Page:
of his/her decisions. It has everything to do with the quality of those decisions. You essentially rate each justices decision on a scale of 1-10 in terms of how it's associate to constitutional law: 10 represents a direct reference to constitution law in supporting an interpretation & 1 represents the weakest inference to constitutional law in supporting an interpretation.

Where most of the justice's decisions lie on that scale determines whether they are a conservative or liberal justice.


I suspect these two men know this & a failure to articulate means they are hiding the truth to make a biased point.

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Or maybe the point that was being made is simply that the term is being thrown around with multiple definitions... and either side could very well be seen as activist.

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Sadly, buried within that last long block of text is the exact problem with Judicial Activism as an idea; no one can give a strict definition of what it is. By applying numbers on a wierd 1-10 scale, our friend seems to think he can set some sort of arbitrary standard for what rulings violate the constitution and what don't.


The problem of course is obvious; who holds the scale? Who decides whether or not something falls at a 10 or a 2? Clearly, it is the viewer. There is no arbitrary standard by which one can judge activism or constitutionality.


If you want to see the best discussion i've ever been a party to on this question...check out the comments on this discussion.


Judge Janice Rogers Brown, who recently became an appeals court justice, took a case on 1 issue and tried to use it as an opportunity to use her own beliefs to overturn a completely different statute. Is that judicial activism? President Bush went to court to try to get a judge to ban 527 ads, when he signed a bill which specifically did not ban those ads. Is that judicial activism?


The fact is...the only definition of this topic out there is the "I'll know it when I see it" activism.

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QUOTE(JUGGERNAUT @ Jul 7, 2005 -> 10:30 AM)
Judicial activism occurs when justices transform their job from interpreters to regulators.  As such they legislate judicial guidelines to be used as a form of regulating judicial cases.  Roe v Wade & the establishment of the Lemon Test are perfect examples of what judicial activism is.  Both essentially established guidelines to govern all such judicial cases that had a weakly defined at best link to actual constitutional law.  They would be anything but strict interpretations.



Hmm... I agree that Juggernaut's understanding of "judicial activism" is more accurate that of the original article (which I agree is really a fairly flimsy piece of legal writing). In principle, judicial activism is indeed when the judge steps out of his role as a neutral factfinder and inserts his own ideology as governing law.


That said, Juggernaut's examples are slanted to a conservative opinion. Many (if not most) middle of the road jurists do see at least some constitutional foundation for Roe, Griswold, and many of the so-called "activist opinions". I'll lay out my problems with Juggernaut's statements below:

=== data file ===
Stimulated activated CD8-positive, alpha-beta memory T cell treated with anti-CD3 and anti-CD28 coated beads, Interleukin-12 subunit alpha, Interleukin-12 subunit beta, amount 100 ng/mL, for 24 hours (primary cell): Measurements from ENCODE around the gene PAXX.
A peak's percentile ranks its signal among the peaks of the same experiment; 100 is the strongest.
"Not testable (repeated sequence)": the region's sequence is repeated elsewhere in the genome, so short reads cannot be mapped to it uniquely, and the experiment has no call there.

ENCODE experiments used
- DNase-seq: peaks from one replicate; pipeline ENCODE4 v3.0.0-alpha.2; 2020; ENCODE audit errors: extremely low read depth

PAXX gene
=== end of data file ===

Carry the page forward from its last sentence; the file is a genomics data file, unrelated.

1) The Ninth Amendment - The Ninth Amendment provides that U.S. Citizens retain other rights not currently stated in the Constitution. To the founding founders, this was logical and, in fact, necessary. It is too difficult for Congress to establish all the rights neccessary to protect all citizens in every possible situation.


The 9th Amendment provides flexibility for the courts to decide where the rights of individuals need protection. The conservatives who scorn "judicial activism" generally ignore the elasticity provided in the actual language of the constitution.


The conservative movement against so-called "judicial activism" is led by those who "strict constructionalists" who follow only the exact wording of the Constitutation. Liberal legal commentators have often pointed out that the irony of "strict constructionalists" is that they overlook an entire amendment of the constitution.


2) Roe v. Wade - In keeping with the elastic nature of the 9th Amendment, the Supreme Court in 1965 decided one of the three most important cases in history; Griswold v. Connecticut (along with Brown v. Board and Marbury v. Madison). In Griswold, the Court struck down a Connecticut law that forbid couples from purchasing contraceptives and birth control. The court held that individuals had the right to practice safe sex and to control whether or not they became pregnant. The court basically held that each person has the inherent right to protect themselves from disease or pregnancy if they so chose. In light of the dire, life-changing effect of the the law upon individuals people, there was no compelling governmental interest in forbidding the sale of contraceptives.


After Griswold, the court has decided a few more of these 9th Amendment penumbra cases.... one of which is Roe v. Wade. Roe of course holding that a woman had the right to control her own body.


In 1992, the Supreme Court altered Roe a great deal. In Casey v. Planned Parenthood, the court held that a woman's right to an abortion ended when the fetus became viable. At the point of viability, the fetus itself had a 9th amendment right to life, and was then protected by the Constitution.


How you feel about Roe, and when life begins, is a very personal decision. I don't wish to demean pro-choicers or pro-lifers.... My point is writing this thing is not to convince anyone which side is right or wrong. I am just hoping to provide some education on the issue of Roe's legal ties to the US Constitution.